The latest from Wimbledon (all times local):
Even an official Wimbledon headband apparently does not comply with the official Wimbledon rules.
Nick Kyrgios sported one of the headbands — with thick stripes in Wimbledon's green-and-purple colors across the middle — in this third-round match against Milos Raonic on Friday. However, he had to turn it inside out after it was apparently deemed too colorful for the tournament's all-white dress code.
Wimbledon sells both headbands and armbands in its official stores at the All England Club.
David Goffin is the first player to reach the fourth round at Wimbledon.
The 16th-seeded Belgian beat Marcos Baghdatis of Cyprus 6-3, 6-4, 6-2 on Friday, reaching the final 16 of a Grand Slam for only the second time. Goffin is the fourth Belgian man in the Open era to get this far at Wimbledon, after Dick Norman, Xavier Malisse and Olivier Rochus.
Friday's victory extended Goffin's career record against Baghdatis to 4-0.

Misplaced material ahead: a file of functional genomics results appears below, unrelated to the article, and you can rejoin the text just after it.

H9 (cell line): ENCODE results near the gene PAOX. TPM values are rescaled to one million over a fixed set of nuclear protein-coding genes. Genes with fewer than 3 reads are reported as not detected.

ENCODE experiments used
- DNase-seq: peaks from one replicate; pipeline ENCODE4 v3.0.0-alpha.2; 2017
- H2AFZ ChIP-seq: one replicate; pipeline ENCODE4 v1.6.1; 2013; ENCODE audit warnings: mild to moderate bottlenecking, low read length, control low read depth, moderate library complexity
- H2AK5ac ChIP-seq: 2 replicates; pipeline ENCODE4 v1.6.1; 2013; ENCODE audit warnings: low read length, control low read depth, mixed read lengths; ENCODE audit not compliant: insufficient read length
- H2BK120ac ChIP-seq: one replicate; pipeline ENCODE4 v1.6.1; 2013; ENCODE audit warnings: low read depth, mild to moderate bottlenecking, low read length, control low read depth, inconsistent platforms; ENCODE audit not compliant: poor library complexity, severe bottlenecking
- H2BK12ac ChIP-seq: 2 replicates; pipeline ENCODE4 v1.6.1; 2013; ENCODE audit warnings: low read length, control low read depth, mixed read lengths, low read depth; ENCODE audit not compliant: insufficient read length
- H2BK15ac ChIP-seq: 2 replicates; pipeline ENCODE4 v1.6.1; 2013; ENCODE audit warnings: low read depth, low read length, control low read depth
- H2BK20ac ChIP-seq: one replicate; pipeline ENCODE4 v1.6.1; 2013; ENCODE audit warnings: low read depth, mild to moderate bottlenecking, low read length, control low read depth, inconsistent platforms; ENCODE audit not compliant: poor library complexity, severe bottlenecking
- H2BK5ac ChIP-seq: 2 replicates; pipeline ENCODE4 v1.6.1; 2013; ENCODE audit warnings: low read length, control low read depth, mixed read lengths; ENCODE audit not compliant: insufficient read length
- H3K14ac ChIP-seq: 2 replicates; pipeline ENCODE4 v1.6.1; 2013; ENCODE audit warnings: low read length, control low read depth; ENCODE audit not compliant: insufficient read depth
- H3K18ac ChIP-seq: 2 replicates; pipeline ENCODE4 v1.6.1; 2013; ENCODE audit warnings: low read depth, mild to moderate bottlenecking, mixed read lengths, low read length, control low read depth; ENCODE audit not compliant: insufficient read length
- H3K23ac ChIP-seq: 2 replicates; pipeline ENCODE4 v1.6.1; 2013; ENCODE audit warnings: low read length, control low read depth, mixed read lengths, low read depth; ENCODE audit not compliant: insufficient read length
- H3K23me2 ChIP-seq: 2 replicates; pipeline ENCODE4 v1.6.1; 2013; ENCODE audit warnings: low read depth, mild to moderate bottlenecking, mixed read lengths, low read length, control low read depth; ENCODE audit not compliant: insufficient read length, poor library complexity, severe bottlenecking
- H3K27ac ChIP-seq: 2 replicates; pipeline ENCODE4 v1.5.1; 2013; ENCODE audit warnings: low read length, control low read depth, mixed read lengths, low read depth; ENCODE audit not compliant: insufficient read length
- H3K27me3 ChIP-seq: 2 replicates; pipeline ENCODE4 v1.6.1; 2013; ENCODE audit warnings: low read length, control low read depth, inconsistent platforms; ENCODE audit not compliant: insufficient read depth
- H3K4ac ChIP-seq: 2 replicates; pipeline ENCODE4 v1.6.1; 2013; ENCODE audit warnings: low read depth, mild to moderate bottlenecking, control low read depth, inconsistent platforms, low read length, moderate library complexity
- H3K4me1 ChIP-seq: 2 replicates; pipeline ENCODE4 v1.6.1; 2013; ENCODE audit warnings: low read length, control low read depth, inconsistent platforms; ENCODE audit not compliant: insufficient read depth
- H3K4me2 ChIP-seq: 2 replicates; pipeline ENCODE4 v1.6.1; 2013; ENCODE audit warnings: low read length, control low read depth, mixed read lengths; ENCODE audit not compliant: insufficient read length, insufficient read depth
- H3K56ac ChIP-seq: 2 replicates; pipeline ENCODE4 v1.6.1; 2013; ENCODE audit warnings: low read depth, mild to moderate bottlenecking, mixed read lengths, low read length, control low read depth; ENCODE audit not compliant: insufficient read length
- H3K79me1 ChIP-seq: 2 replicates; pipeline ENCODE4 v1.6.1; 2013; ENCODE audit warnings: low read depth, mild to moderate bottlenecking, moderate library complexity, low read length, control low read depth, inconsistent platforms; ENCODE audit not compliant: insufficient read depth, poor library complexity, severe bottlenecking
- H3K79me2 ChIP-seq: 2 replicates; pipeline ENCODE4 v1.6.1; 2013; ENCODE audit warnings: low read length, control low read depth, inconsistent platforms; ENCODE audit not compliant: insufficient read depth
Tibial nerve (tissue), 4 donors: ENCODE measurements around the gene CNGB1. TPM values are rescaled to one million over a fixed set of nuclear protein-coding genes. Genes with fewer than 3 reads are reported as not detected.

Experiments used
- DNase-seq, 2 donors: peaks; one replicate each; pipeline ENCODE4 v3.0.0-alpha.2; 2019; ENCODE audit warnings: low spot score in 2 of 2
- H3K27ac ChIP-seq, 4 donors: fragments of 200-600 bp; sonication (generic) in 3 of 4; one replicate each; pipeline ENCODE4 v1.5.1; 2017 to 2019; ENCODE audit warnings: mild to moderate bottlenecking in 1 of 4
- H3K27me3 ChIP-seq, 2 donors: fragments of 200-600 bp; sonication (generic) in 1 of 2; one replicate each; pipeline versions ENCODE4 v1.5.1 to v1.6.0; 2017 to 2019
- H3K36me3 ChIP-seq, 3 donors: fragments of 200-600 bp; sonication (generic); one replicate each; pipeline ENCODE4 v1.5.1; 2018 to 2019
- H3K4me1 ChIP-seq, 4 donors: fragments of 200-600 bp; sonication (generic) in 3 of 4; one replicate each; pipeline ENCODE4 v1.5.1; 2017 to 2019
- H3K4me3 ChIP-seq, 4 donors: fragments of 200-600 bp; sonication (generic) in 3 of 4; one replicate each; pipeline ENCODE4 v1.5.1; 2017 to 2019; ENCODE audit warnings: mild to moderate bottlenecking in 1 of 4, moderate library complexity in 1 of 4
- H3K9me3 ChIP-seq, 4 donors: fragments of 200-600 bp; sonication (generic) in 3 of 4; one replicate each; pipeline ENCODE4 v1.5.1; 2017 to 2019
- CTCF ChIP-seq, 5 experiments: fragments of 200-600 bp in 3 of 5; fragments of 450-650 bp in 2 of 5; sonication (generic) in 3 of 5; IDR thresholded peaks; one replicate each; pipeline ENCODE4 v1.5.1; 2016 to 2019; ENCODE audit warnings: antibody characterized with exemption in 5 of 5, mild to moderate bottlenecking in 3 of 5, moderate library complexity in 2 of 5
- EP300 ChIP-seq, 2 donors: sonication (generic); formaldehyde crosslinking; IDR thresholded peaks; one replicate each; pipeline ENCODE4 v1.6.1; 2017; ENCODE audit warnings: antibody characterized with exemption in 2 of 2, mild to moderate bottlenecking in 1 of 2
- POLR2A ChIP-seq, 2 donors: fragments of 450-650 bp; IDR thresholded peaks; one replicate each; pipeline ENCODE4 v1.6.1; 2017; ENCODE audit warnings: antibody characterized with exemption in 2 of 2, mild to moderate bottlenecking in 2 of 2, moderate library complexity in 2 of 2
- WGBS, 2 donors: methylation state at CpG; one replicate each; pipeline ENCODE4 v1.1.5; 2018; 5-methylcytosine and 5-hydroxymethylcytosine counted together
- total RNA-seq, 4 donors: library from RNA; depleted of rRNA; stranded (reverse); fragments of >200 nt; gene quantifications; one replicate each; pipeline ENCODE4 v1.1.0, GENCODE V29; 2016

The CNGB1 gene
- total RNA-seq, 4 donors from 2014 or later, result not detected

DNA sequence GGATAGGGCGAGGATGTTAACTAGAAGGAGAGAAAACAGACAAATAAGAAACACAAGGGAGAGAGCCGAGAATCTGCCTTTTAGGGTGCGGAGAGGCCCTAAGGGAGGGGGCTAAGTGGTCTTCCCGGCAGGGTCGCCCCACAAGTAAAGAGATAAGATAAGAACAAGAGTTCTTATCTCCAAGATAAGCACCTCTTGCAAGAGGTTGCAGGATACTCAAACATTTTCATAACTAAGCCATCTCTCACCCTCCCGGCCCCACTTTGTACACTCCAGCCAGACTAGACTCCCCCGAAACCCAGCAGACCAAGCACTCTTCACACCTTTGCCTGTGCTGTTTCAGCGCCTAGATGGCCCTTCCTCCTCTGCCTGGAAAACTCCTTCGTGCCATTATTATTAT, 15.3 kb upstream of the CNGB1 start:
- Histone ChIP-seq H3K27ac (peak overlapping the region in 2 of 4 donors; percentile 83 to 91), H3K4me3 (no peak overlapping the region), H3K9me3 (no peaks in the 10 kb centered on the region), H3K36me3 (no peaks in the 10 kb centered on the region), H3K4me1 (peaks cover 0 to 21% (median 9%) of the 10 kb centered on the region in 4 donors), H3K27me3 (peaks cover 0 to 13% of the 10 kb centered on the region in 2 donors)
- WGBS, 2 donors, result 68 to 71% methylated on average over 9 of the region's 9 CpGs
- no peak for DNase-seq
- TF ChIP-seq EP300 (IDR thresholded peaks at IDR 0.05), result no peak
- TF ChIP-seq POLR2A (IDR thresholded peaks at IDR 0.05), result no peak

Nick Kyrgios double-faulted three times in the same game to give away the first set against Milos Raonic in their third-round match at Wimbledon — and didn't fare much better with his replay challenges.
At 6-5 down on Court No. 2, Kyrgios double-faulted on the first point and then stared toward the line judge and chair umpire after his second serve was called long. When the chair umpire asked if he wanted to use one of his Hawk-Eye challenges, the Australian thought for a second before replying: "Actually, umm, yeah, maybe not."
That drew laughter from the crowd, which then gasped when Kyrgios double-faulted again at 0-30 and 15-40. On that last point, he again looked up at the chair umpire after the first serve before challenging the second. Hawk-Eye, however, showed it was well long.
Wimbledon began with a minute of silence on Friday as Britain paused to honor the victims of the attack in Tunisia, where an Islamic extremist opened fire on beachgoers at a resort.
British tourists made up 30 of the 38 victims of last Friday's attack.
Visitors across the All England Club stopped in silence at noon, with the crowd on Henman Hill rising to their feet and ball boys lining up alongside the courts. The start of play on the outside courts was pushed back to 12:15 p.m. instead of the normal time of 11:30 a.m.
Play on Centre Court was set to start at 1 p.m. as usual.
Queen Elizabeth II and British Prime Minister David Cameron also observed a minute of silence at noon Friday.